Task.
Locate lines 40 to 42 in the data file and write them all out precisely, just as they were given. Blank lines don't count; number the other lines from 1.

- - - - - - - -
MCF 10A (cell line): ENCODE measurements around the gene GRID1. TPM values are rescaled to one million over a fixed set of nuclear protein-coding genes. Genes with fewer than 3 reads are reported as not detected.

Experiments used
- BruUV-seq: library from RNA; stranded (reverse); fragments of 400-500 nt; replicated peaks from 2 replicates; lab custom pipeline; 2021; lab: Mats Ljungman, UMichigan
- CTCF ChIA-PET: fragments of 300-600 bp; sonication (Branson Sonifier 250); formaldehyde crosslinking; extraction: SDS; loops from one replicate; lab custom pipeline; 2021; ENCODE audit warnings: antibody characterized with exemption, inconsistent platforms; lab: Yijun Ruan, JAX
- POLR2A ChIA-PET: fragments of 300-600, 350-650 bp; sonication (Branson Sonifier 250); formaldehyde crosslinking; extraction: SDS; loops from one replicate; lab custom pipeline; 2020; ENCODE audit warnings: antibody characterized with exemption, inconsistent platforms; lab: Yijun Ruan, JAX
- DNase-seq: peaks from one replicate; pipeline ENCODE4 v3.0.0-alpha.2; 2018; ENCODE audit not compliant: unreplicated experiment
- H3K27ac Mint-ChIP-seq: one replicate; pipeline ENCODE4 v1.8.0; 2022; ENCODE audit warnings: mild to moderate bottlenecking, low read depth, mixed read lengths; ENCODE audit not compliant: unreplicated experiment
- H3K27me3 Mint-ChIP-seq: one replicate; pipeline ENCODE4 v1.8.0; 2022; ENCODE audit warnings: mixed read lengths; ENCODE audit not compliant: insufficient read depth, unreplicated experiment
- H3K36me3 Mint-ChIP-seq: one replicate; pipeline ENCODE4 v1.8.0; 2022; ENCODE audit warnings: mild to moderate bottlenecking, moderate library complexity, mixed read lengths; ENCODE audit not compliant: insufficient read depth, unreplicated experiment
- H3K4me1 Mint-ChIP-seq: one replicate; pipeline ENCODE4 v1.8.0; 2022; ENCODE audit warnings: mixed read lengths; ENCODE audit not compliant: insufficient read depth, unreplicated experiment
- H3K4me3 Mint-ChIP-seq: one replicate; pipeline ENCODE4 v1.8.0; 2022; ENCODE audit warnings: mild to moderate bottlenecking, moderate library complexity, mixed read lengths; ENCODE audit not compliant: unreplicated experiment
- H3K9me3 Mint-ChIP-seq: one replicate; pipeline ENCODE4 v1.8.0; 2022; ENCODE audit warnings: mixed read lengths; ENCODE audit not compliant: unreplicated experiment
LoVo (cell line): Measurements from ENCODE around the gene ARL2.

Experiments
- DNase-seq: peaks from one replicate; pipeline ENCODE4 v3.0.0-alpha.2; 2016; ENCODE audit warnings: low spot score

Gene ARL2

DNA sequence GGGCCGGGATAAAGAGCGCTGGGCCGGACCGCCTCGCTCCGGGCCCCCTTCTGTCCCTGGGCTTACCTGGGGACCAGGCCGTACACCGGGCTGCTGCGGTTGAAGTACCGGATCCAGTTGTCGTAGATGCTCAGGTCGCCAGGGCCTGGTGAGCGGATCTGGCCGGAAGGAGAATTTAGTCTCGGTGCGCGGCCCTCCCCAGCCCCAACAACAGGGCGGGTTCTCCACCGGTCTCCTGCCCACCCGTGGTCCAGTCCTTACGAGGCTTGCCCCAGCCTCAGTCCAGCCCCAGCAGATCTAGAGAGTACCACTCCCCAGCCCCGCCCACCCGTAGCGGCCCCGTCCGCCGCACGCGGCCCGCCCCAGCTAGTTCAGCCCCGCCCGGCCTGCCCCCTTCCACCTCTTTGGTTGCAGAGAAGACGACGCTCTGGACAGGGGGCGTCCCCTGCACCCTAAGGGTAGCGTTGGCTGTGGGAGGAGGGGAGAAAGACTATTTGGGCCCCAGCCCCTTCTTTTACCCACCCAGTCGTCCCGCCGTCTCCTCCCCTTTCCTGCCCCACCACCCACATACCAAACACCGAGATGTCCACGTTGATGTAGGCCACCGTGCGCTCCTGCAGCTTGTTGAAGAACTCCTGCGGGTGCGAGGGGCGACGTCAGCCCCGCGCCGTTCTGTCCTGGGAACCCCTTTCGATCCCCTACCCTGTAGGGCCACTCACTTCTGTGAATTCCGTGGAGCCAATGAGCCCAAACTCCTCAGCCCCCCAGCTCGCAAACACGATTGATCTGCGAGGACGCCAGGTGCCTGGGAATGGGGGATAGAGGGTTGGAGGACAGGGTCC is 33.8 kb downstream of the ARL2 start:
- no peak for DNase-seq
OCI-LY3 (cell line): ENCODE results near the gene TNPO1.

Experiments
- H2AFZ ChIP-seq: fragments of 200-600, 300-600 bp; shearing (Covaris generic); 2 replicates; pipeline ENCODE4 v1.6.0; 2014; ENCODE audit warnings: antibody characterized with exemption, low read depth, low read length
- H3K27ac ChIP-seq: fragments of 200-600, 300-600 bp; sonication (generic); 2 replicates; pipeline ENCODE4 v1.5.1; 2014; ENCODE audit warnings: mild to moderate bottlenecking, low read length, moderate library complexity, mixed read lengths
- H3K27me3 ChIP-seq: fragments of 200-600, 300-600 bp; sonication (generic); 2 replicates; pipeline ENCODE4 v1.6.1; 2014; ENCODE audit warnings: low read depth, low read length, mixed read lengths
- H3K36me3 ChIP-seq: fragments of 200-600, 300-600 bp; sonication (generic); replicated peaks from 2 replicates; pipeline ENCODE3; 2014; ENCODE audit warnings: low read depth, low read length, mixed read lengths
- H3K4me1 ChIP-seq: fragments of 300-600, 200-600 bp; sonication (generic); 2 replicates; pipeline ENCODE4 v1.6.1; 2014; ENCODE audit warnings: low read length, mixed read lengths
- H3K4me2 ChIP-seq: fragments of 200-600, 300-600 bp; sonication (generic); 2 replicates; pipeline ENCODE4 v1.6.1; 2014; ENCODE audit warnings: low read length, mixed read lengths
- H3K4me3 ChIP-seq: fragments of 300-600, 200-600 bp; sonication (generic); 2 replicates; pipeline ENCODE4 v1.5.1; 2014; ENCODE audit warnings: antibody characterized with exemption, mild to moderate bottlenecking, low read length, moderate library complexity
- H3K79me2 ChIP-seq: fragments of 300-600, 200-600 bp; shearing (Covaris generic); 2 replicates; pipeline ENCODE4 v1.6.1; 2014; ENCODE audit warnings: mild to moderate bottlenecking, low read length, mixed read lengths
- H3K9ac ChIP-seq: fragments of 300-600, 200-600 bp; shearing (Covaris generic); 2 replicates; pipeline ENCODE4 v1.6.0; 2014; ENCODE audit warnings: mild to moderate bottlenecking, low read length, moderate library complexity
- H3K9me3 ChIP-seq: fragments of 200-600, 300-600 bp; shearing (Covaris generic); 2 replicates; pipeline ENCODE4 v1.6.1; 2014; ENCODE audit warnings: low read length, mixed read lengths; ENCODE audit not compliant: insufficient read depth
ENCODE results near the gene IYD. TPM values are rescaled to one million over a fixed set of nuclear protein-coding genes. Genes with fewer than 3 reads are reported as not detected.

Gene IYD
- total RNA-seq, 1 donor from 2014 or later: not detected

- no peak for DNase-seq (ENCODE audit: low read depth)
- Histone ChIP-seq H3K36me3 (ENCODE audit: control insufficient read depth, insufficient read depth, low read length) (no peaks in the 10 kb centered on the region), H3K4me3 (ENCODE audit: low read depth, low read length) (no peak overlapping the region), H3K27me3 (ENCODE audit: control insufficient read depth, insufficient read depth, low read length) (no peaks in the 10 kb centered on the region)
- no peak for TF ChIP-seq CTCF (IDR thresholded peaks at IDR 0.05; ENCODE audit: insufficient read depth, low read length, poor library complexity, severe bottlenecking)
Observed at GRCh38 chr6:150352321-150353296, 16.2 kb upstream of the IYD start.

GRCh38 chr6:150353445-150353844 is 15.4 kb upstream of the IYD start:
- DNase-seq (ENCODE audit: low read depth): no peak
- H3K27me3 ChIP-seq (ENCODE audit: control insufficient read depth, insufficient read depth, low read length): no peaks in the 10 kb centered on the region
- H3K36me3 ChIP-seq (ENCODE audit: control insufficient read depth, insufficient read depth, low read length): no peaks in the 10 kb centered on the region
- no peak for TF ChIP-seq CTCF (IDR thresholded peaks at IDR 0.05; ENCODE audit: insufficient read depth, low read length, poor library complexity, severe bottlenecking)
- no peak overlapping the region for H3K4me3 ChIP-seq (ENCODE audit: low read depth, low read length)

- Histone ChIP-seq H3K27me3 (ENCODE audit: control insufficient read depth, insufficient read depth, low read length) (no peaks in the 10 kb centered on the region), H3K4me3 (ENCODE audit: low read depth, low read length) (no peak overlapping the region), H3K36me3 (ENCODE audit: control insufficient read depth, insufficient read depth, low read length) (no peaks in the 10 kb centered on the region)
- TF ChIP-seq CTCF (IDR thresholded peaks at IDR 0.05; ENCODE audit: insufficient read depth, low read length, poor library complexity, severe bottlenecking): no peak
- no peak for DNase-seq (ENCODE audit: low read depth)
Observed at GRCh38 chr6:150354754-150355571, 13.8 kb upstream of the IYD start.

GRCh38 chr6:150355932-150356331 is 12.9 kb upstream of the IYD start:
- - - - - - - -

- H3K27me3 ChIP-seq (ENCODE audit: control insufficient read depth, insufficient read depth, low read length): no peaks in the 10 kb centered on the region
- H3K36me3 ChIP-seq (ENCODE audit: control insufficient read depth, insufficient read depth, low read length): no peaks in the 10 kb centered on the region
- no peak for TF ChIP-seq CTCF (IDR thresholded peaks at IDR 0.05; ENCODE audit: insufficient read depth, low read length, poor library complexity, severe bottlenecking)